University of London academics who shot holes in a report on children's reading standards by the Office for Standards in Education say the organisation needs a few basic lessons in research technique.
Peter Mortimore, director of the Institute of Education, and his colleague Harvey Goldstein say that the Ofsted report into reading standards in 45 inner London primary schools is flawed, inaccurate and misleading. They published an 11-page critique of the report earlier this week.
Professor Mortimore said that the report, which attacks poor standards in reading and teaching, attempted to draw conclusions on standards nationally from a "skewed" sample based on London schools in poor areas and with high ethnic populations.
He said that it was unrealistic to build a national picture of reading standards based on the results of reading tests held in schools where fewer than half the children had English as their first language and where more than half came from economically deprived backgrounds associated with underachievement.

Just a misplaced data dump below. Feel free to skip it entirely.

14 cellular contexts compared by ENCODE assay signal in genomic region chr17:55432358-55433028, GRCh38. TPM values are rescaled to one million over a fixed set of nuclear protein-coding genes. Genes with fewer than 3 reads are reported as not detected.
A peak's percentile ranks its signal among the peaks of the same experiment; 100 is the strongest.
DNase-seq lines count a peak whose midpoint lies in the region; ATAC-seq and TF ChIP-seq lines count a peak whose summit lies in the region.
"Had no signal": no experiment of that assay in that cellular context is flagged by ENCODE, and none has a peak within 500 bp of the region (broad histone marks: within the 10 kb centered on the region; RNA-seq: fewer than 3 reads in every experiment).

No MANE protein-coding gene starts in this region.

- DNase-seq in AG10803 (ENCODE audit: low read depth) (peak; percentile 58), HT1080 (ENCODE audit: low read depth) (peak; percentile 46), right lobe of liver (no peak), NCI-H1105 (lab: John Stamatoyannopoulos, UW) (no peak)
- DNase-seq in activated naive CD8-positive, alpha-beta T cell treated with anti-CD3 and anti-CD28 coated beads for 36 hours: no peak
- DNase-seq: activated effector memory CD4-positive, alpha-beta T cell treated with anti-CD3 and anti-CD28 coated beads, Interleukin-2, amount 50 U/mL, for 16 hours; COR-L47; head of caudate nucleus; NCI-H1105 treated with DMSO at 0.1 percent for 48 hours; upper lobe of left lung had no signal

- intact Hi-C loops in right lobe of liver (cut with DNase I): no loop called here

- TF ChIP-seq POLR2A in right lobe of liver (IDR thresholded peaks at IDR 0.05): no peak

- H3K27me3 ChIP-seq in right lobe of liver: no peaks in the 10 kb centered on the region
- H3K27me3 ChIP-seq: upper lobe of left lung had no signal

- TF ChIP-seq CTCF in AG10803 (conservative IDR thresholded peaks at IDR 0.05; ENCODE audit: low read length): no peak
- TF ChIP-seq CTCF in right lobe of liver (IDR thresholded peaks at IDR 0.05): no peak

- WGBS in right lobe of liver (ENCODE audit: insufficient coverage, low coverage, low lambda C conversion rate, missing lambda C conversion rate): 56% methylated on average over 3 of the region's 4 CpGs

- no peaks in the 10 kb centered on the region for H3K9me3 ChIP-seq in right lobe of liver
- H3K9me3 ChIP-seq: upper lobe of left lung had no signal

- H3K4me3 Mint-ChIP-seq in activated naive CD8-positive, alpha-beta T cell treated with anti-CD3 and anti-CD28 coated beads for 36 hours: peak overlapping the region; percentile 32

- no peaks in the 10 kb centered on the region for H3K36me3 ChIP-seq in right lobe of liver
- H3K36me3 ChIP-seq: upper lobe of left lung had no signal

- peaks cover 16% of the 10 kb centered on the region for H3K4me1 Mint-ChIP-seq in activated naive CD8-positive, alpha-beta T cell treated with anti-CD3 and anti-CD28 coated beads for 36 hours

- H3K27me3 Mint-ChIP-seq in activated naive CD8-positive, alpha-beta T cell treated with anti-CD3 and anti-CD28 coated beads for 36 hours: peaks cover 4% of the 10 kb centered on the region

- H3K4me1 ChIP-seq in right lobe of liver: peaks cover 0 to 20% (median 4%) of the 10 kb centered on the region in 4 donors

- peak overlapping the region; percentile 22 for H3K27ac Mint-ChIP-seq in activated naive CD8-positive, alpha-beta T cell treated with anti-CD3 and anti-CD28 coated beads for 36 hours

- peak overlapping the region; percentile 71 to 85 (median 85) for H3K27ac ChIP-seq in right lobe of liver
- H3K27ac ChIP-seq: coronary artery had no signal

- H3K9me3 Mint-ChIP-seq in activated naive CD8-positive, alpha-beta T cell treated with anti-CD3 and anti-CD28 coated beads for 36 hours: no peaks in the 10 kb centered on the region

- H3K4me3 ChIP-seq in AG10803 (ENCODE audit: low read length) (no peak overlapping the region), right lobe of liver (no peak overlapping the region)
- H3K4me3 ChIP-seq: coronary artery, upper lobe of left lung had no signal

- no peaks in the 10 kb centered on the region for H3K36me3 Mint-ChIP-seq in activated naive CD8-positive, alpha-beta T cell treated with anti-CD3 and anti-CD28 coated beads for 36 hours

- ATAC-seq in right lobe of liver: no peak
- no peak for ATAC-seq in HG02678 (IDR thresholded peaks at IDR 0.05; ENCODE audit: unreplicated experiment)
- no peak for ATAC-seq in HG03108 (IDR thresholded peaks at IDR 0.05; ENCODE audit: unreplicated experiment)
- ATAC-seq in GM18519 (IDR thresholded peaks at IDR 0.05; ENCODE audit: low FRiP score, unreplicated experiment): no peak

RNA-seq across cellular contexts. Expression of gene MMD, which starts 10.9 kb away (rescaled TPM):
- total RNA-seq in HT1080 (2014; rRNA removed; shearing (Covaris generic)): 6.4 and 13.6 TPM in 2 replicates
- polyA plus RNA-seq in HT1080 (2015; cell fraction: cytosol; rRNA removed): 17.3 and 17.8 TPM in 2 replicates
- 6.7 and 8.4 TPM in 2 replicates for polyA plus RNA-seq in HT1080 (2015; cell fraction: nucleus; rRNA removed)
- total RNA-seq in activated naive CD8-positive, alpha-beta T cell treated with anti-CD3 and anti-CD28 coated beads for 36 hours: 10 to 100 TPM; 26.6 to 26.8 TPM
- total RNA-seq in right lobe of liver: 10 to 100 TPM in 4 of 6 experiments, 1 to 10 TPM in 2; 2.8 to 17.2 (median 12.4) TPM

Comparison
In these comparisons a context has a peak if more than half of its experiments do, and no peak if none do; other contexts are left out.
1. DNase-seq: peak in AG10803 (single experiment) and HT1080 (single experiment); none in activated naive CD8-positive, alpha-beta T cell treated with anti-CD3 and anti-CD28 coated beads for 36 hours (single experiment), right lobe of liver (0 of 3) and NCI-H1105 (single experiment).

"Ofsted should take much greater care with its research in the future and if it goes into research mode then it should use the rules that researchers operate by," he said.
An Ofsted spokeswoman defended the research methodologies by stressing that the reading test had been administered by the National Foundation for Educational Research and that inspectors from the local education authorities concerned and an analyst from Oxford University had been involved. She said that ethnic and socio-economic factors had been taken into account as well as the particular and peculiar nature of inner-city schools.